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That’s where Hermione helps us out, as a short while later she has a new baby son, Charlie: Alice and Charlie belong to the same generation: as children of first cousins, they are second cousins.So it follows that your second cousin is: the child of your parent’s first cousin It’s worth remembering that age is irrelevant when working out degrees of relationship.We can say, for example, “aunt-by-marriage” or “paternal grandfather”, but those precise terms aren’t common in everyday speech.We accord our parents’ siblings and our siblings’ children special status (uncles and aunts, nephews and nieces) but beyond that we rely on a single catch-all term which is mysteriously ambiguous when it comes to age, sex, degree, or side of the family: cousin. Old English (spoken in England until about 1150) had several phrases to describe first cousin relationships more precisely, among them fæderan sunu for father’s brother’s son, and mōdrigan sunu for mother’s sister’s son. According to the cousins: the children of their parents’ brothers and sisters.To try and resolve this particular issue, let’s take a look at an extremely conventional (and at the same time slightly odd) fictional family, headed by Anne and Gilbert; their two children, siblings Peter and Jane; and their two grandchildren, Tom and Hermione: Tom and Hermione belong to the same generation; as children of siblings, they are first cousins.So far, so good: first cousin relationships are usually fairly straightforward to work out, since most people can identify their aunts and uncles with relative ease, if you’ll excuse the pun.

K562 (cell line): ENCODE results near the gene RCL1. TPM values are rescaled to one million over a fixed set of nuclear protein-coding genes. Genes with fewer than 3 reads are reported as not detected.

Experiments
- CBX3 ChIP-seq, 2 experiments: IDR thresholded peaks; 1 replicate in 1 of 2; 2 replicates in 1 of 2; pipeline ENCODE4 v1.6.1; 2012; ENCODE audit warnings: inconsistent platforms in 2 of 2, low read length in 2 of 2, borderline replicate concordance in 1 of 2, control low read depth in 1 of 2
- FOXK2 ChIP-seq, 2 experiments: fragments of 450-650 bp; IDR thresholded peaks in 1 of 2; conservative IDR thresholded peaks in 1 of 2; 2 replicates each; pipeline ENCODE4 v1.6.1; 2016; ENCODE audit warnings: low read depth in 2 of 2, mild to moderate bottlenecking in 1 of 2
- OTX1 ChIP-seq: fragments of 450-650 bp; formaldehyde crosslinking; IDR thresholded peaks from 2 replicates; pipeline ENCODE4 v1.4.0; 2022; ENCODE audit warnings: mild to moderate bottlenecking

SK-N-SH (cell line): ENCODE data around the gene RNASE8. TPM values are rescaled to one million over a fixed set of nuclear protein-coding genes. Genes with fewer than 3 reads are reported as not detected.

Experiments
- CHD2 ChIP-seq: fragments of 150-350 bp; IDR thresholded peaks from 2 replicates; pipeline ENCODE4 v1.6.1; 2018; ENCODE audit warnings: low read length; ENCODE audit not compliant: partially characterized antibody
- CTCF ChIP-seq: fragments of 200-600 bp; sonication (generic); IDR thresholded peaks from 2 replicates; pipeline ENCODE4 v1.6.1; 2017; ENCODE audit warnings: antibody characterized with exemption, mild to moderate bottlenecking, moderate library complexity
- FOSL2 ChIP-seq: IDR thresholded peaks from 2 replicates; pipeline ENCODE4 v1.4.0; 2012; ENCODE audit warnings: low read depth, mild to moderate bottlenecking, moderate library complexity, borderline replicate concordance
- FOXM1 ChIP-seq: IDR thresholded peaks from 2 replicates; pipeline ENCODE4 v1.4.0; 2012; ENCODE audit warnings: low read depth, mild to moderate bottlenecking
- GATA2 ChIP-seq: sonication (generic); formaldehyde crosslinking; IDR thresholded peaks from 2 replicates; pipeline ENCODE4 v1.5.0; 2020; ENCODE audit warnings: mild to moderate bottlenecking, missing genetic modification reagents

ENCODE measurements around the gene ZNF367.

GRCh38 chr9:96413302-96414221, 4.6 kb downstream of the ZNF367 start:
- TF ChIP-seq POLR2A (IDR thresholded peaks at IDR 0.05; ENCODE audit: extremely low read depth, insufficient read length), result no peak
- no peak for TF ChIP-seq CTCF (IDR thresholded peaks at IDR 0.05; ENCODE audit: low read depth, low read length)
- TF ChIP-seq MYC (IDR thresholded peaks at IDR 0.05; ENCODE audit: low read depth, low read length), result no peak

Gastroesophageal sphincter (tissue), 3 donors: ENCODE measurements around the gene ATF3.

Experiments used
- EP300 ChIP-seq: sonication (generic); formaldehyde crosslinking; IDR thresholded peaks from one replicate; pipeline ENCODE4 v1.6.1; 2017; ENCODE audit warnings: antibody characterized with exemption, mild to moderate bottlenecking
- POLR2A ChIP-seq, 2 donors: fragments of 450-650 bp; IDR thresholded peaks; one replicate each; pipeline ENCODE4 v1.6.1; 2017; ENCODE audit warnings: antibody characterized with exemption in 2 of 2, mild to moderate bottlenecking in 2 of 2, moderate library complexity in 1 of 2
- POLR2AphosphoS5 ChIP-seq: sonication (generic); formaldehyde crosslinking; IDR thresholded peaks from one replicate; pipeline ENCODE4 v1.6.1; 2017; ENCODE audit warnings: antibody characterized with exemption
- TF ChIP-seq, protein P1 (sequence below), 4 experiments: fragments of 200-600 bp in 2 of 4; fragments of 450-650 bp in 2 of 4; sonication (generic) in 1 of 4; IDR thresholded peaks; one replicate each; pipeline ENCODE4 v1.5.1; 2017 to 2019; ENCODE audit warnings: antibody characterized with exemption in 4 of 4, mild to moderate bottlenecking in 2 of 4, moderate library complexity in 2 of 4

This situation is more common in very large families where there can be a significant difference in age between the eldest and youngest child, and in fact this explains why our second cousins once removed were the same age as we were: their father was two decades younger than his first cousin (my grandfather).Typically, the reaction would be one of deep befuddlement (particularly from other children: “removed from what??”) Meanwhile, anyone vaguely familiar with the workings of kinship would hazard tentatively, “But if they’re once removed…why are they the same age as you?The Oxford English Corpus indicates that removal is a forceful process: the most frequent collocations of remove show that figures of authority (police, government, doctors, surgeons, officers) remove troublesome objects (barriers, materials, tumors, obstacles, restrictions, threats) so that we can get on with our lives unhindered by such hurdles.Who knows – perhaps our own terminology could be partly responsible for that lack of familiarity many of us can feel towards our extended family, at least in the English-speaking world?They are still first cousins but separated by two generations, and are therefore first cousins twice removed.

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